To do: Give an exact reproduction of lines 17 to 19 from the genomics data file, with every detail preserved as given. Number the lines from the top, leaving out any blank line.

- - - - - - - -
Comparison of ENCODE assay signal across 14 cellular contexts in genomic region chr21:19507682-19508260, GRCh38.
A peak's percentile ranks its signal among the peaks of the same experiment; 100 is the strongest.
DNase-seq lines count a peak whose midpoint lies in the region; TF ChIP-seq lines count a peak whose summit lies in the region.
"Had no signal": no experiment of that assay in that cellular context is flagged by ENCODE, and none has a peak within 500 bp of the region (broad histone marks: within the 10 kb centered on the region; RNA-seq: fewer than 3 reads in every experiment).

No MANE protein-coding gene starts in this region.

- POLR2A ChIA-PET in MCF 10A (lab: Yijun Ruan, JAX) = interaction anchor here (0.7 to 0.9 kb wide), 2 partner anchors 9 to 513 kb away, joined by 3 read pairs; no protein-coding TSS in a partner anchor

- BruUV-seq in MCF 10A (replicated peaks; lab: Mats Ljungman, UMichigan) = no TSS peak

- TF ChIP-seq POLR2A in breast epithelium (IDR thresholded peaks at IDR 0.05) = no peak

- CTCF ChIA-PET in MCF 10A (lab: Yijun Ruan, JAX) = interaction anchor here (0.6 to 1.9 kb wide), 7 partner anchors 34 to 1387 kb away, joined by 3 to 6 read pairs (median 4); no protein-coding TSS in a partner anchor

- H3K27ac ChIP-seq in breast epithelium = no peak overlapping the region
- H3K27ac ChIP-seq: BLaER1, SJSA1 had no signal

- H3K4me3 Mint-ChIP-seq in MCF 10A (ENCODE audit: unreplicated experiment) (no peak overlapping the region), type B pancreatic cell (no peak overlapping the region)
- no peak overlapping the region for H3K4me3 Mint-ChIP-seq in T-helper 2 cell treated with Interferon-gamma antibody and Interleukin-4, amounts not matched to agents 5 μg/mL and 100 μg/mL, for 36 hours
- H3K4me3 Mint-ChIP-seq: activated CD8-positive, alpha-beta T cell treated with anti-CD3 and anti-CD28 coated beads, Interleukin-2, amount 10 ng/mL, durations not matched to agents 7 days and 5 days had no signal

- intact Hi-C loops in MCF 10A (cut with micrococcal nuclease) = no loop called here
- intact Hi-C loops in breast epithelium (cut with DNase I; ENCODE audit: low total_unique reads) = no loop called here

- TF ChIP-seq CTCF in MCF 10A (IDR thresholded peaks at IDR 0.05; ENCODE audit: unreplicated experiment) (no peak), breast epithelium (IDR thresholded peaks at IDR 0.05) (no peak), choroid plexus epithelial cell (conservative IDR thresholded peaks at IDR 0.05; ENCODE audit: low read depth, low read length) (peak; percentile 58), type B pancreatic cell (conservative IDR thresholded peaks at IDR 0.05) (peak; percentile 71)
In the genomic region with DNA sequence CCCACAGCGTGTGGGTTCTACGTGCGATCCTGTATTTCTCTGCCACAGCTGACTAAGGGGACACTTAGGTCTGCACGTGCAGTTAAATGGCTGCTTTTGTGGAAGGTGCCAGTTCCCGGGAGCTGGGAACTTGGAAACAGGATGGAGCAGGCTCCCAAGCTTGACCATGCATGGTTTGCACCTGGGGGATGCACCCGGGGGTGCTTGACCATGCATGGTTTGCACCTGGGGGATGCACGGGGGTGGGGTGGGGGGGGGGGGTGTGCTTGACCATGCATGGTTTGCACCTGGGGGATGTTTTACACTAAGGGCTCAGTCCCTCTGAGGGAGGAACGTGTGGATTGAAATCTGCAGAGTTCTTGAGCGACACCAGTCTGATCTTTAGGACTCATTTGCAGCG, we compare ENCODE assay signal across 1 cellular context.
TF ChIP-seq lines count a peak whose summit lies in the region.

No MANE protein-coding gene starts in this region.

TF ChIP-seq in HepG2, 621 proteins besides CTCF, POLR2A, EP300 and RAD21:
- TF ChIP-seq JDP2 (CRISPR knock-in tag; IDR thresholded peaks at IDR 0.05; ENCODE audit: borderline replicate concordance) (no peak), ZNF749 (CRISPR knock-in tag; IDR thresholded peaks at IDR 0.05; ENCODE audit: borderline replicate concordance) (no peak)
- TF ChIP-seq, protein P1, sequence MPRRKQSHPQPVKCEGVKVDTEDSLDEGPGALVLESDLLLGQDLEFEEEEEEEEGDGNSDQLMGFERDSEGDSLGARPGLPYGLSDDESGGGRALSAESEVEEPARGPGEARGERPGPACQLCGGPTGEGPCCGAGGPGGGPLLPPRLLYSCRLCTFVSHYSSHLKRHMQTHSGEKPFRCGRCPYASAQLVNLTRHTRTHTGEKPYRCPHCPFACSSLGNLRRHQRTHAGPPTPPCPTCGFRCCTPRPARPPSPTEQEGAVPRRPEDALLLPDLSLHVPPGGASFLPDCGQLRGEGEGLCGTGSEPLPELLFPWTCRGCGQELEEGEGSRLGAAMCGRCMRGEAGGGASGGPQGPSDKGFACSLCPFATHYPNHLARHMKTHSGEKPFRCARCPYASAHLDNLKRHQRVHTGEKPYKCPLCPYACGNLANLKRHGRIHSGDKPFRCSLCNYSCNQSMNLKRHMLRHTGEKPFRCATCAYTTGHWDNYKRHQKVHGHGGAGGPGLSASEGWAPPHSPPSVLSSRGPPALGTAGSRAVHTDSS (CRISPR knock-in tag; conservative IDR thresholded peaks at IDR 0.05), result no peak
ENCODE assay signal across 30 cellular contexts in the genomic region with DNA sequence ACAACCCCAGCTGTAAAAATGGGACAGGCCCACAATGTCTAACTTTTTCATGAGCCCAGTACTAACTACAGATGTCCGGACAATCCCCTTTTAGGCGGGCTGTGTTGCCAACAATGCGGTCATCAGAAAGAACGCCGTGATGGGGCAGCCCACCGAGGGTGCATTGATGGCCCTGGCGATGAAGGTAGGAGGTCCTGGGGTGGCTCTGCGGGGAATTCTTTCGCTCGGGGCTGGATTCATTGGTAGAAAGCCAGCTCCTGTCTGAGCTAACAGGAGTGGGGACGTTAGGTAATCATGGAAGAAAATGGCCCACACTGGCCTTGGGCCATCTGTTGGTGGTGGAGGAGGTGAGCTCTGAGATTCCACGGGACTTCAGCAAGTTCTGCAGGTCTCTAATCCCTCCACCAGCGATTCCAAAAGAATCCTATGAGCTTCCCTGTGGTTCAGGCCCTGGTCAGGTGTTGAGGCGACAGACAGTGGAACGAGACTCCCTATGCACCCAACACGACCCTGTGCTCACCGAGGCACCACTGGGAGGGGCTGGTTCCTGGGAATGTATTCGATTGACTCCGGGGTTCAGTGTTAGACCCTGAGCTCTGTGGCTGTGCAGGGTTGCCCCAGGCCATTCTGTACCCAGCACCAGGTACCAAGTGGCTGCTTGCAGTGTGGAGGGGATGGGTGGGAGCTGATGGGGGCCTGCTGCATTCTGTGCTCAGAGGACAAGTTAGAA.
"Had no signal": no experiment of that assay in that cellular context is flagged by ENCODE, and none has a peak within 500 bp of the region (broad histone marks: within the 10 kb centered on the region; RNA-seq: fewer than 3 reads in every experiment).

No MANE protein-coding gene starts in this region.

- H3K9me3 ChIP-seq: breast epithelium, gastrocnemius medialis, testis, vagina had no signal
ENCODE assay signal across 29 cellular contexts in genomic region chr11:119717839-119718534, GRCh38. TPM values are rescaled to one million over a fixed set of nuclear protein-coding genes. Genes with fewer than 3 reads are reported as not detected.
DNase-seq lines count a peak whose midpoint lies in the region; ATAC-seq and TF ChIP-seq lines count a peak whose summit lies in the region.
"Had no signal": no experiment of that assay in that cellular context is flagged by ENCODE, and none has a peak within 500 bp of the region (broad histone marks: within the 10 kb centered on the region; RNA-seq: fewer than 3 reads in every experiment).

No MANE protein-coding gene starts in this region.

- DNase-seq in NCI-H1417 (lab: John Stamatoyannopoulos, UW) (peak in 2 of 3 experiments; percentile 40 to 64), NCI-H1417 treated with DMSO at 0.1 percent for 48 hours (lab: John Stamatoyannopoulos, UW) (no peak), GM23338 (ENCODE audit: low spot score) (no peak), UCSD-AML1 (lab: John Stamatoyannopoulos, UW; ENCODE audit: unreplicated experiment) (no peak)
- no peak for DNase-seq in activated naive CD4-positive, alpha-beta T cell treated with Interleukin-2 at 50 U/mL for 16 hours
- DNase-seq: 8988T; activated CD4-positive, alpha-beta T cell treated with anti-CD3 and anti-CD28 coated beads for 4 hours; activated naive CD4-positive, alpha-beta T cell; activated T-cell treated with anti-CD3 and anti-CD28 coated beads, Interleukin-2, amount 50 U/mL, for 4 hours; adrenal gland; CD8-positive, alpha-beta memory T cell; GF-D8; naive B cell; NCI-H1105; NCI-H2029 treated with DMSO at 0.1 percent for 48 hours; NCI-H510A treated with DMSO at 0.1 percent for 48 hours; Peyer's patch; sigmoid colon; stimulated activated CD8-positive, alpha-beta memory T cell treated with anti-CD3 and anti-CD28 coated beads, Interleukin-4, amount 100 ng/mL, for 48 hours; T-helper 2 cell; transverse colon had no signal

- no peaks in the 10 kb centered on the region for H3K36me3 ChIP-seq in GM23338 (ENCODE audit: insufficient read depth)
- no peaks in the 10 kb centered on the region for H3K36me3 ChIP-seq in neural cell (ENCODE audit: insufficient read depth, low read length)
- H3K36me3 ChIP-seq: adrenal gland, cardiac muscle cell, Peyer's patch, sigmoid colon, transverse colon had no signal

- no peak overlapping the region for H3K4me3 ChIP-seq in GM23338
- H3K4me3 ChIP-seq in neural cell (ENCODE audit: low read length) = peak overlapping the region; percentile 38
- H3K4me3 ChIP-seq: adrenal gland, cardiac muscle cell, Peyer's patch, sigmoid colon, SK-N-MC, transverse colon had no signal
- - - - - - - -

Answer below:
- TF ChIP-seq CTCF in MCF 10A (IDR thresholded peaks at IDR 0.05; ENCODE audit: unreplicated experiment) (no peak), breast epithelium (IDR thresholded peaks at IDR 0.05) (no peak), choroid plexus epithelial cell (conservative IDR thresholded peaks at IDR 0.05; ENCODE audit: low read depth, low read length) (peak; percentile 58), type B pancreatic cell (conservative IDR thresholded peaks at IDR 0.05) (peak; percentile 71)
In the genomic region with DNA sequence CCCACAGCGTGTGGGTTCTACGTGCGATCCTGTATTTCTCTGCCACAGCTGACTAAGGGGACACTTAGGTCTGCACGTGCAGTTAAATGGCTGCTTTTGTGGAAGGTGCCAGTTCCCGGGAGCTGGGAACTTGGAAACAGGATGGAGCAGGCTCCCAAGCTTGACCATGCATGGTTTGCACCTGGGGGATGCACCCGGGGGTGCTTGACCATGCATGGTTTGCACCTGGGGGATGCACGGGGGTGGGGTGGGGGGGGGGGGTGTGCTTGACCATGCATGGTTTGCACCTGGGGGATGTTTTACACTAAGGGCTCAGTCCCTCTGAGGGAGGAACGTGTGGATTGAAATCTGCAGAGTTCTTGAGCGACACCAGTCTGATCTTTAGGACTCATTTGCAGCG, we compare ENCODE assay signal across 1 cellular context.
TF ChIP-seq lines count a peak whose summit lies in the region.